Joseph Naso, 77, was arraigned Wednesday afternoon in Marin Superior Court on four counts of murder dating back to 1977.
Naso, a resident of Reno, Nev., arrived in court in shackles around his wrists and ankles while wearing an orange-and-white jail outfit and black-rimmed glasses. He did not enter a plea and was represented by Marin Chief Deputy Public Defender David Brown.
Much of the hearing was spent determining whether Naso would seek private representation instead. District Attorney Ed Berberian said it was his office’s position that Naso didn’t qualify for public defender services, because Naso had nearly $1 million in assets. Berberian wouldn’t expand on what those assets were at this time.
Naso was arrested Monday by Marin County Sheriff’s officers at the El Dorado County jail as he was being released on a probation violation in South Lake Tahoe.
. According media reports at that time, Roggasch, an 18-year-old Oakland resident, had been suffocated and was found with nothing but white fabric that tied her feet together.
Berberian said he would determine whether or not to pursue the death penalty after speaking with Naso’s representation, but that the sentence would be appropriate for these crimes. Three of the charges come with the special circumstance of multiple murders, meaning capital punishment could be sought.
The county has been working with other law enforcement agencies out of Yuba and Contra Costa Counties on the charges of the murders of Carmen Colon, Pamela Parsons and Tracy Tafoya.
In addition, Nevada law enforcement officials said yesterday that a special task force is investigating whether Naso is a nationwide serial killer.
Washoe County Sheriff Mike Haley said a task force comprised of his office and the Nevada Department of Public Safety's Division of Parole and Probation will help investigate any links between Naso and other homicide cases and missing persons cases in the country. The task force will establish a tip line for unsolved murders.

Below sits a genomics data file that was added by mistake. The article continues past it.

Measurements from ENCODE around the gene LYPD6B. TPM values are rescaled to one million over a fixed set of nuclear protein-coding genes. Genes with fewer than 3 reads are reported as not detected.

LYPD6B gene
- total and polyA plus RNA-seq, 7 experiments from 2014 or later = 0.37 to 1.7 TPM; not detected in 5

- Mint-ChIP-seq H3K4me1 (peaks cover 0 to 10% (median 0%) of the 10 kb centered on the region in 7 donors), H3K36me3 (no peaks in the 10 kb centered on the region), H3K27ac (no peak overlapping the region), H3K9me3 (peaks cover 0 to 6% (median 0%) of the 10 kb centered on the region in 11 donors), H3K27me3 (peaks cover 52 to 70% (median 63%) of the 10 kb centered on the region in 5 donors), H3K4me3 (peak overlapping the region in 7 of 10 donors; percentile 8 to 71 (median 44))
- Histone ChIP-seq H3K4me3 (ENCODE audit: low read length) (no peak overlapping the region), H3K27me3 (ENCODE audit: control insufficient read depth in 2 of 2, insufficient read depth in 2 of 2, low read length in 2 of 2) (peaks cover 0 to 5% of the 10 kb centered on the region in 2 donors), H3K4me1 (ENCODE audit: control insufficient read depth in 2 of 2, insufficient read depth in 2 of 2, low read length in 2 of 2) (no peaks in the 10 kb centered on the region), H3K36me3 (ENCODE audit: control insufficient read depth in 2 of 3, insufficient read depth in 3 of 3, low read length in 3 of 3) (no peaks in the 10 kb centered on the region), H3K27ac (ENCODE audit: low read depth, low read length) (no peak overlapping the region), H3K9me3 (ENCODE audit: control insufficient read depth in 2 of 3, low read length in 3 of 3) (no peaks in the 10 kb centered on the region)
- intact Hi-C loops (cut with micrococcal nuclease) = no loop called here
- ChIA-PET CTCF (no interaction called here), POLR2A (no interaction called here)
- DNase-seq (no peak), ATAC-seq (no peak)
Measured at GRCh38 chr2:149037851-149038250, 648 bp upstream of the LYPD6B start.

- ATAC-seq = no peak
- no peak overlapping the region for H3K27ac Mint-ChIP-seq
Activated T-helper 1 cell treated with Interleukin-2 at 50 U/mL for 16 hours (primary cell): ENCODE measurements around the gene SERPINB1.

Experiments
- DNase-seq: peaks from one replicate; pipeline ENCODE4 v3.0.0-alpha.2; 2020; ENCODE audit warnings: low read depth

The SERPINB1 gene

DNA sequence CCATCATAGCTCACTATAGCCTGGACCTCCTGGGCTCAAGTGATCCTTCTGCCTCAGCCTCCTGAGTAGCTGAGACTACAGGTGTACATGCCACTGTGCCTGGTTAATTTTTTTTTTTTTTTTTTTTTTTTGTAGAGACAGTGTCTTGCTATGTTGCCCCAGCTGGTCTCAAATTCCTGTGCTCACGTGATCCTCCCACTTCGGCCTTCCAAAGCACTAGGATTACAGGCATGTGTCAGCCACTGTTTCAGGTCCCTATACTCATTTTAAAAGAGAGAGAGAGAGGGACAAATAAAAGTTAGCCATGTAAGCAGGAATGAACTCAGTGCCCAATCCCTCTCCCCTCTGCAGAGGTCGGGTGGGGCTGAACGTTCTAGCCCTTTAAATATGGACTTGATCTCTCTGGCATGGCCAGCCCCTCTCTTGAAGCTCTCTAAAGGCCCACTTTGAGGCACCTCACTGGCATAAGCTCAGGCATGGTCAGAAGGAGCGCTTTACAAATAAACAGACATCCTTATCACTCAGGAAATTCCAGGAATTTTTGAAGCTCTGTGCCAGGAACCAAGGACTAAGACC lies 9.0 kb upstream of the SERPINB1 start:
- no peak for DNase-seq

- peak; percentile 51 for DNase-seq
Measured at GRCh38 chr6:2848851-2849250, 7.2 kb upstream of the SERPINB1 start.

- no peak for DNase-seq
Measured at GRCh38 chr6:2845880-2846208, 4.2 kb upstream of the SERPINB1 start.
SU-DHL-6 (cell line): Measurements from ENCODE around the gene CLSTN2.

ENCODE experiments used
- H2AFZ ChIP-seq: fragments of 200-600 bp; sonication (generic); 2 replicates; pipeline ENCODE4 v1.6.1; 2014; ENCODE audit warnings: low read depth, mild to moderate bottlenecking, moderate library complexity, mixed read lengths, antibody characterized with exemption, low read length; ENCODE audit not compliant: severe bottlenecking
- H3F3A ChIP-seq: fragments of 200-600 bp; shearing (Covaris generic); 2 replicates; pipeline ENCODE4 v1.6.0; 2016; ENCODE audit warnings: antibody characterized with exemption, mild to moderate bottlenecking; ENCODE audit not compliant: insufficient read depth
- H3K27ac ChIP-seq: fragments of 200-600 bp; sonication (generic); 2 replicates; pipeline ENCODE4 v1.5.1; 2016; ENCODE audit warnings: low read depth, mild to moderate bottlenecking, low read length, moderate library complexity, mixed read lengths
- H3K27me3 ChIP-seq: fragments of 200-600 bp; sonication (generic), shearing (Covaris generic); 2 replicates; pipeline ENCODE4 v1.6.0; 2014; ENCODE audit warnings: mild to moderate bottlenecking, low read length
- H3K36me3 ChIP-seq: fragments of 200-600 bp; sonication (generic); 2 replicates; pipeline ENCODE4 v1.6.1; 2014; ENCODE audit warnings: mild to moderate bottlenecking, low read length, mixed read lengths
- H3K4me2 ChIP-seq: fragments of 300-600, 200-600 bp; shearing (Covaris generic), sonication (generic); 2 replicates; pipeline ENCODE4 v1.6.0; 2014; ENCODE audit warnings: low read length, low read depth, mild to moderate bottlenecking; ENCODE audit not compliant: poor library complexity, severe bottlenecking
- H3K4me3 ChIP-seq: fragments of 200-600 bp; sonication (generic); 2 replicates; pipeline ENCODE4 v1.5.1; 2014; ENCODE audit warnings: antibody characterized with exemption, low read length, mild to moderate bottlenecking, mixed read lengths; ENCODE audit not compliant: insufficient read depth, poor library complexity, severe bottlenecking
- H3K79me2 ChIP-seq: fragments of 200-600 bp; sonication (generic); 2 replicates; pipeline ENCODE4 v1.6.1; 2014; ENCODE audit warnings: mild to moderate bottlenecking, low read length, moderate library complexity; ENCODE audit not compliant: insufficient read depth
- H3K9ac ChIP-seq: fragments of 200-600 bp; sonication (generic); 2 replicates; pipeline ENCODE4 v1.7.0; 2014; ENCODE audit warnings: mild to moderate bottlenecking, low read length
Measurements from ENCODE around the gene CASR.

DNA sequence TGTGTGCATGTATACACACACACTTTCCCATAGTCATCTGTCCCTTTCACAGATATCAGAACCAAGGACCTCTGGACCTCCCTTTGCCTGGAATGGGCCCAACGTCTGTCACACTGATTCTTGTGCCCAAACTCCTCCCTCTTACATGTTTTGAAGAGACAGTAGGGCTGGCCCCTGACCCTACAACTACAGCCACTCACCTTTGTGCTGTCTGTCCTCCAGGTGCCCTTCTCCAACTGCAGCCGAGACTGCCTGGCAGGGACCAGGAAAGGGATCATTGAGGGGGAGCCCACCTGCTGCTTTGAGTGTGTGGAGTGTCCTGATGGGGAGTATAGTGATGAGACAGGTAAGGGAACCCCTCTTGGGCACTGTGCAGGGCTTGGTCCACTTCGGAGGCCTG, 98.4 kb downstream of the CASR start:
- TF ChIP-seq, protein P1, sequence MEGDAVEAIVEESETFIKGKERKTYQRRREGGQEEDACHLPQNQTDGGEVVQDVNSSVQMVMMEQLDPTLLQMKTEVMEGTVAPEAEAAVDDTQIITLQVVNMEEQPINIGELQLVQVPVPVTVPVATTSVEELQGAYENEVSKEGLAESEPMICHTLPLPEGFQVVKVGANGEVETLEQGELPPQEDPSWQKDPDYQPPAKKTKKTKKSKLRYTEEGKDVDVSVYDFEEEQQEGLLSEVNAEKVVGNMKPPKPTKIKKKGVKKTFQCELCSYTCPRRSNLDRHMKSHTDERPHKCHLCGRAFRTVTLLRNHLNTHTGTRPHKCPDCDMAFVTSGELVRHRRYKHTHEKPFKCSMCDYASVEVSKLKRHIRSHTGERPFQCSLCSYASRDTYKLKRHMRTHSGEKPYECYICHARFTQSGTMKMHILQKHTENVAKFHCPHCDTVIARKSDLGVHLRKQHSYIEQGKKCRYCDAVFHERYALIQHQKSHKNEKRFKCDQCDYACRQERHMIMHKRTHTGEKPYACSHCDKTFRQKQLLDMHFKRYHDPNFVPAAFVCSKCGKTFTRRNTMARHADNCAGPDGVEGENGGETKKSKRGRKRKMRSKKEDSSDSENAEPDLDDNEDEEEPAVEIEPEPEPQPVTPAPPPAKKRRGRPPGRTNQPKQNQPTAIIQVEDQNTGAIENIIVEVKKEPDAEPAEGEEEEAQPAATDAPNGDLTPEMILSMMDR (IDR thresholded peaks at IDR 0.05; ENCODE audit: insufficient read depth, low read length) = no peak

"Much great work has been done, but much remains," Haley said. "This is an ongoing investigation, and we will leave no stone unturned."
Police in Rochester, New York, have confirmed that they are looking for links between Naso and the “Double Initial” killings in the 1970s of three Catholic schoolgirls, each with matching first and last names – one of whom was also named Carmen Colon.
Naso was originally from New York and traveled the country as a photographer.
Berberian also said he was unable to comment on what specifically led the county to arrest Naso after a year-long, multi-jurisdictional investigation because of the ongoing nature of that investigation. At the courthouse Wednesday afternoon, he couldn’t say whether additional charges would be added at a later date.
“We believe the evidence is sufficient at this point,” said Berberian.
The case started to unfold following an April 13, 2010 unannounced visit a probation officer made to Naso’s home in Reno – he was on probation for theft at a grocery store in 2009 – and found evidence that “implicated (Naso) in multiple murders of young women,” said Berberian yesterday.
Naso spent the entirety of the 40-minute arraignment today hunched in his seat, looking old and frail in his jumpsuit. He spoke only to Brown.
Judge Paul Haakensen agreed to give Naso two weeks until his next hearing on April 27 at 9 a.m. and an additional 30 minutes a day to make calls during business hours to find representation.
Naso is currently on a no-bail hold at the Marin County jail and is being held in lock-down, except for 30 minutes a day that he is let out of his cell.
The first half of the arraignment, before Naso entered the courtroom, was spent in response to press requests, as TV crews from around the Bay Area descended on the Marin County Courthouse and crowded the halls outside the courtroom. Despite arguments from both Berberian and Brown that no cameras be allowed in the courtroom, Judge Haakensen agreed to allow limited cameras without audio at just the arraignment.
As the case unfolds, Marin is expected to be at the center of the maelstrom. The last time Marin tried a death-penalty case, said Berberian, was in the mid-1980s.
Bay City News Service contributed to this report.